Todd Wolfson

Software Engineer

September 09, 2012

Below are my most recent pipe dreams for BDD. While the example is based on testing a UI, it is applicable to anything as does BDD. Also, I did make a point to mention these thoughts while at NodeConf SummerCamp 2012, so hopefully these thoughts will start spreading more prevalently.

The following would be a set of files located inside of the tests directory of an application. Each JSON file acts as a set of BDD tests but does not actually contain any of the driving/testing responsibilities. This is the purest separation that BDD can give us -- separating behavior from implementation.

There is also a commands.js which acts as the implementation side of the house. Each of the branches in each JSON file will use these as either topics for contexts and subcontexts or asserts/vows for leafs of the structure.

// tests/login.json
{
  'A normal user': {
    'logging into its account': {
      'successfully logs in': true,
      'has edit permissions': true,
      'attempting to access the admin page': {
        'is redirected': true
      }
    }
  }
}
// tests/commands.js - the language-specific and driver specific tests
module.exports = {
  'A normal user': function () {
    // Return the credentials for the user
    return {'username': 'myuser', 'password': 12345};
  },
  'logging into its account': function (user) {
    // Fill out the form with the user credentials
    $('#username').val(user.username);
    $('#password').val(user.password);
    $('#loginform').submit();
  },
  'successfully logs in': function () {
    // Assert that the form has successfully been processed
    assert(window.loggedIn);
  },
  'has edit permissions': function () {
    // Assert that the edit button is not disabled
    var editDisabled = $('#editbutton').prop('disabled');
    assert.fail(editDisabled);
  },
  'attempting to access the admin tab': function () {
    // Attempt to navigate to the admin page
    var page = '/admin';
    window.location = page;

    // Return the page proper topic binding
    return page;
  },
  'is redirected': function (page) {
    // Assert that we are not on the target page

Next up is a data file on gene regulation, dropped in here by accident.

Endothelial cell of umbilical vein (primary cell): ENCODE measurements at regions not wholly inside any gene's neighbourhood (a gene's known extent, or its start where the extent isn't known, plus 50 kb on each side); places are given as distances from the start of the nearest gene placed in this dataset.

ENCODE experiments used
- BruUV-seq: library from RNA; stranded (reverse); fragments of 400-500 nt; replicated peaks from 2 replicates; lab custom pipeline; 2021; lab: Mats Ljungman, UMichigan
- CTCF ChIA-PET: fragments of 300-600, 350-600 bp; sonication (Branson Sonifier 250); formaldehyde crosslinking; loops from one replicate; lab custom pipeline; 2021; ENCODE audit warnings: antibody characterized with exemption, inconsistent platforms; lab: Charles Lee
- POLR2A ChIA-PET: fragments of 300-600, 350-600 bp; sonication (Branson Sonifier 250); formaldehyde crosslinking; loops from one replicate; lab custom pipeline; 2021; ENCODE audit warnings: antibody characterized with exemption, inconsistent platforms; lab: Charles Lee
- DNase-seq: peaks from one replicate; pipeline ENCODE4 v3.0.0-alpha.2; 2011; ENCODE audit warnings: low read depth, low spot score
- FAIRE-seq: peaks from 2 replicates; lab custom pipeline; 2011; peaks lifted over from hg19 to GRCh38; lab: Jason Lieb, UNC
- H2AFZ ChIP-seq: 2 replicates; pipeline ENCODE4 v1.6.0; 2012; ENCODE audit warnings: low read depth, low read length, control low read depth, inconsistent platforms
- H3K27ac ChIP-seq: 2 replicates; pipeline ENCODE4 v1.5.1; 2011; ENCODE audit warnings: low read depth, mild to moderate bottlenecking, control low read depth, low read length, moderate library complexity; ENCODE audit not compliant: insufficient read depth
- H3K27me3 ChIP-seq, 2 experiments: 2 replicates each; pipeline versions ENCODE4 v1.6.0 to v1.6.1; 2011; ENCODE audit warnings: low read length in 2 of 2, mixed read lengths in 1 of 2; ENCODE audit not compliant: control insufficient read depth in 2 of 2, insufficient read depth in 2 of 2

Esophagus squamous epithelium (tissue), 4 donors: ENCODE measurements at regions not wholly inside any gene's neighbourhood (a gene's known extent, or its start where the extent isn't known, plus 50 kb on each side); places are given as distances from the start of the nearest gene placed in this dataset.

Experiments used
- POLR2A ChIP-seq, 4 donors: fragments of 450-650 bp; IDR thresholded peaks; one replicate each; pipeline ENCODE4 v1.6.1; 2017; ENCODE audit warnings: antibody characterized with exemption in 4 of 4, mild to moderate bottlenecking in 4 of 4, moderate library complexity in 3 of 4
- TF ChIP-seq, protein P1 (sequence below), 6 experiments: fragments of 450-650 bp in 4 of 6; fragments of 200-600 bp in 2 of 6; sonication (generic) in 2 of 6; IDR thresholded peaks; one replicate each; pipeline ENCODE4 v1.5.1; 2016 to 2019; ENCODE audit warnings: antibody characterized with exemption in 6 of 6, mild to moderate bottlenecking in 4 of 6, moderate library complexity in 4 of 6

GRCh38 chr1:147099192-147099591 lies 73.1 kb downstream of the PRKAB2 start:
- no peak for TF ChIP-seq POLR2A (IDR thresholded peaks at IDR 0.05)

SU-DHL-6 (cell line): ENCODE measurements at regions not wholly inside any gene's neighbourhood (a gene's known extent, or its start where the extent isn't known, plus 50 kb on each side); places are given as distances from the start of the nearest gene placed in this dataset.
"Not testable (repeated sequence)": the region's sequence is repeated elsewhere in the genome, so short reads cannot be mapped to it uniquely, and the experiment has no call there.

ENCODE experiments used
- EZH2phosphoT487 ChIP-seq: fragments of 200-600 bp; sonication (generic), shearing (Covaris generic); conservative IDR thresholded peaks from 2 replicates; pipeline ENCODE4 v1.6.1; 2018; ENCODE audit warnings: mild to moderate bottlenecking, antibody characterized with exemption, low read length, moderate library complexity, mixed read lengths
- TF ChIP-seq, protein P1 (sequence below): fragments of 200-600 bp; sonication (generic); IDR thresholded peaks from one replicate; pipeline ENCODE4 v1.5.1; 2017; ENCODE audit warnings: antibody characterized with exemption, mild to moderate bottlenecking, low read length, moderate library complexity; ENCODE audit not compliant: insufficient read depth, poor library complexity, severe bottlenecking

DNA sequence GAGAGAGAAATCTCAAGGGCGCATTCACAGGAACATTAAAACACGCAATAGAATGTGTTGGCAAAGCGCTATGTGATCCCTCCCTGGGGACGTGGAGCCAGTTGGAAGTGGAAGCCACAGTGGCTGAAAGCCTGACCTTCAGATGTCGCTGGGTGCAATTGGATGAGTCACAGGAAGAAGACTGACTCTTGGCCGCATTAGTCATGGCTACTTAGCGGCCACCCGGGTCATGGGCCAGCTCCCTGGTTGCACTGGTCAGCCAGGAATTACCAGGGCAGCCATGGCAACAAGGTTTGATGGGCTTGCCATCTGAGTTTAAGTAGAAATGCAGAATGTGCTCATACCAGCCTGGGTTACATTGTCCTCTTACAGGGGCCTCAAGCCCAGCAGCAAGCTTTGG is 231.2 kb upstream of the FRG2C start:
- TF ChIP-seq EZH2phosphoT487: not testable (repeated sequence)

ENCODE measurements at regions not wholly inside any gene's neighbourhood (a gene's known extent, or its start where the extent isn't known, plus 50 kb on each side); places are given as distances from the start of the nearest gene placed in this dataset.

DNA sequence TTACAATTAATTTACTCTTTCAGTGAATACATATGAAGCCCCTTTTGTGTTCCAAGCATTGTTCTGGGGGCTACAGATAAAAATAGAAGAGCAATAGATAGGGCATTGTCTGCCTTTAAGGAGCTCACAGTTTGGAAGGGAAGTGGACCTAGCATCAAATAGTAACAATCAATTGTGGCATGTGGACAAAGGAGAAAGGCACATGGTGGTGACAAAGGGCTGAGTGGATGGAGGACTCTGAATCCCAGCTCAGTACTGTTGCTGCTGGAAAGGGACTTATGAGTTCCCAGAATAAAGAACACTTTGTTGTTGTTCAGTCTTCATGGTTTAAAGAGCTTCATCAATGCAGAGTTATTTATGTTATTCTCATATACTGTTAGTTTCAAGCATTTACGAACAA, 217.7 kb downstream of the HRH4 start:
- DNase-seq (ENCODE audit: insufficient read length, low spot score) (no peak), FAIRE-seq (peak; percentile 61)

var location = window.location,
        onPage = location.indexOf(page) === -1;
    assert.fail(onPage);
  }
};

These two files will compile during the testing to

{
  'A normal user': {
    topic: function () {
      return {'username': 'myuser', 'password': 12345};
    },
    'logging into its account': {
      topic: function (user) {
        $('#username').val(user.username);
        $('#password').val(user.password);
        $('#loginform').submit();
      },
      'successfully logs in': function () {
        assert(window.loggedIn);
      },
      'has edit permissions':  function () {
        var editDisabled = $('#editbutton').prop('disabled');
        assert.fail(editDisabled);
      },
      'attempting to access the admin page': {
        topic: function () {
          var page = '/admin';
          window.location = page;
          return page;
        },
        'is redirected': function (page) {
          var location = window.location,
              onPage = location.indexOf(page) === -1;
          assert.fail(onPage);
        }
      }
    }
  }
}

The beauty

This separation allows for not only a proper separation of behavior and implementation but it also allows for language agnosticism as well as framework agnosticism. The test itself does not need to be rewritten -- only the atomic behaviors and assertions.

Backstory and attribution

I have been thinking about how to make my JS tests framework agnostic for a while now. I boiled it down to writing a normal set of tests (in Vows format of course) and a facade for interactions. Then, that would hook up to a proper engine for the test framework I wanted -- e.g. Mocha, Testling, JSTestDriver.

Additionally, while watching the JS Conf 2012 talks, I watched the one by Jacob Thorton (@fat). There was a part in there that stuck to me -- Mustache's tests uses input/output files. This means, you take test1.input, process it, and if it matches test1.output then the test passes.

The consequence that @fat mentioned was this made the tests agnostic to the module itself. This leads to anyone being able to rewrite the module as long as they kept the same API. However, a corollary that I came to and was in awe of was these tests are agnostic to the language.

The last piece of attribution comes from Behance and Dan Chan. One day, Dan released this blog post which gave a slick syntax for testing out UI's. This syntax works very nice with BDD context changes and allows for the separation used in the initial code example.

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